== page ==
The disinfecting and hand-washing that became common during the COVID-19 pandemic have also served as powerful tools against a host of childhood ailments such as chickenpox, stomach viruses and strep throat, recent data suggest.
Doctors say that as countries with widespread COVID-19 vaccination, including the U.S., get back to normal, people would be well-advised to keep up some of the practices they have adopted—even if pandemic weariness makes them less than eager to take that advice.
“We’ve seen a dramatic decline in the numbers,” said Rana El Feghaly, a pediatrician and director of clinical services at Children’s Mercy Hospital in Kansas City, Mo. “All the peaks that we expected in the winter of this year, we haven’t seen any of those.”
The virtual disappearance of the flu has been well-documented, with cases down 99% or more in the U.S., Europe and other parts of the Northern Hemisphere over the winter. The U.S. recorded just one child death related to the flu in the 2020-21 season, down from 199 the previous year, according to the Centers for Disease Control and Prevention.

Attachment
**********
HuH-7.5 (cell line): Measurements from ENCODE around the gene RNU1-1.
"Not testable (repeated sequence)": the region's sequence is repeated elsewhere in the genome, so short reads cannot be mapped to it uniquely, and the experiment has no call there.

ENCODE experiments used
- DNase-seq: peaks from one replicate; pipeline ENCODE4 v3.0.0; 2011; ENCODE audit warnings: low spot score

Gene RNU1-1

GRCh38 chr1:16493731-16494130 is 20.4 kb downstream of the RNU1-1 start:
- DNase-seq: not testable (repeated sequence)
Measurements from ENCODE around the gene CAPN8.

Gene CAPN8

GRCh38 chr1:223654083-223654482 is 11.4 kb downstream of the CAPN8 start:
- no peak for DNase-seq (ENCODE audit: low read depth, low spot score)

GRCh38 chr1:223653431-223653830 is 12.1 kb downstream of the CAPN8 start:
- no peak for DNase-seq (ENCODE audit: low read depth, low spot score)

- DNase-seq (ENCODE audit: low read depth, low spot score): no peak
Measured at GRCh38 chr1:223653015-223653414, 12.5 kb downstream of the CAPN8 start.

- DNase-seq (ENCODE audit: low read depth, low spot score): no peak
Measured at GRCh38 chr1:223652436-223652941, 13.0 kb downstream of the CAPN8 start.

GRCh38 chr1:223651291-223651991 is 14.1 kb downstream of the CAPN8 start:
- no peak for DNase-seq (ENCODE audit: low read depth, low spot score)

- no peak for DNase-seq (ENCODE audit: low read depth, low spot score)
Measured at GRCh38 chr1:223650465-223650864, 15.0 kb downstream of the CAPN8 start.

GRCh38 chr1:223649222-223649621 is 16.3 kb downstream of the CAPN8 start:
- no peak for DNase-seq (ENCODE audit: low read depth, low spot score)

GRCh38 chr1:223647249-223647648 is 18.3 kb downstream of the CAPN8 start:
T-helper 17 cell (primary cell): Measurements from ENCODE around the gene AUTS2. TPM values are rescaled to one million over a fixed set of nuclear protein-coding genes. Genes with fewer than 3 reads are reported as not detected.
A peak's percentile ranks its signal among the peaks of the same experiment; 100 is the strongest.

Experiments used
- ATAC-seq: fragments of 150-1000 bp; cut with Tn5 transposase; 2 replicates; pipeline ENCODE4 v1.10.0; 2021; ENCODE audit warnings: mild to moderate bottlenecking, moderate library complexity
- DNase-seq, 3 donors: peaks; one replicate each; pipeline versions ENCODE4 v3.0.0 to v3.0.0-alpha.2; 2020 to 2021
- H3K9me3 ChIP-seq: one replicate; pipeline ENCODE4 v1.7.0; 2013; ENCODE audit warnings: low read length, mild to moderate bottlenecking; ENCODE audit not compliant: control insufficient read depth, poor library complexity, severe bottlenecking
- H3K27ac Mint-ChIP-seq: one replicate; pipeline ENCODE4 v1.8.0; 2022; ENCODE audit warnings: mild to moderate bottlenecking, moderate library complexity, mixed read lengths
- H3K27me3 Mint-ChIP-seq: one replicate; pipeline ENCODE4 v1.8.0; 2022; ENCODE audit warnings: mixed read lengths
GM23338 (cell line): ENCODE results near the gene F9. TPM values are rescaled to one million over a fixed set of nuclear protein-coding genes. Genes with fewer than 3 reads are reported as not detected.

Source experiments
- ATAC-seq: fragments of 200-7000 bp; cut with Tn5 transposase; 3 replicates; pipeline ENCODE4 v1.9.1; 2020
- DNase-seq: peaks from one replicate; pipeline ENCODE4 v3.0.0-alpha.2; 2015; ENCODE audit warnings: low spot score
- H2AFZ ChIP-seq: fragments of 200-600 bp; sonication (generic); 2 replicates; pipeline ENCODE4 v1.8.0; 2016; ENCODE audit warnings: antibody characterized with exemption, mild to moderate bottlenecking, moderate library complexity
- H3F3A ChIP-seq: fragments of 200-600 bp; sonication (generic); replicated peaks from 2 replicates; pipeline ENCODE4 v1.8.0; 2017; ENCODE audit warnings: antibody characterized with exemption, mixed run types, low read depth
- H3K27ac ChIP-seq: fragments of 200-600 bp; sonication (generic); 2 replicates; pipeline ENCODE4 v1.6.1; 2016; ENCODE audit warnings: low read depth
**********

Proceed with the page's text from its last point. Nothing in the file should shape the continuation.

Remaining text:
What is less widely known—in part because the data are more scattered—is the long list of other viruses and bacteria that have found themselves shut out in the pandemic world.
Chickenpox cases in the U.S. this year have fallen by more than two-thirds from pre-pandemic levels, according to the CDC, with similar numbers in Japan and Europe.
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Strep throat cases aren’t counted in real time by the CDC, but a few countries do collect weekly data on the disease, a throat infection caused by bacteria called group A Streptococcus. As of May, cases in Japan and England were both down roughly two-thirds compared with pre-pandemic levels.
Data outside the U.S. show the decline is even steeper for another bug, the rotavirus, a common cause of diarrhea and vomiting in small children that is partly but not fully addressed through vaccines. Some countries such as Japan and Germany update rotavirus counts every week. As of May, Japanese cases of these infections were down 99% compared with the same period in 2019 before any pandemic impact, and German cases were down 95%.
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Germany also tracks stomach infections from norovirus, a bug that spreads through contaminated surfaces and causes nausea and diarrhea. The result: down 94% this year compared with 2019.
“This is an unbelievable situation,” said Yoshihiro Hayashi, a pediatrician in suburban Tokyo. He said visits involving stomach bugs, sniffles and coughs have become rare, probably because of measures taken against the coronavirus.
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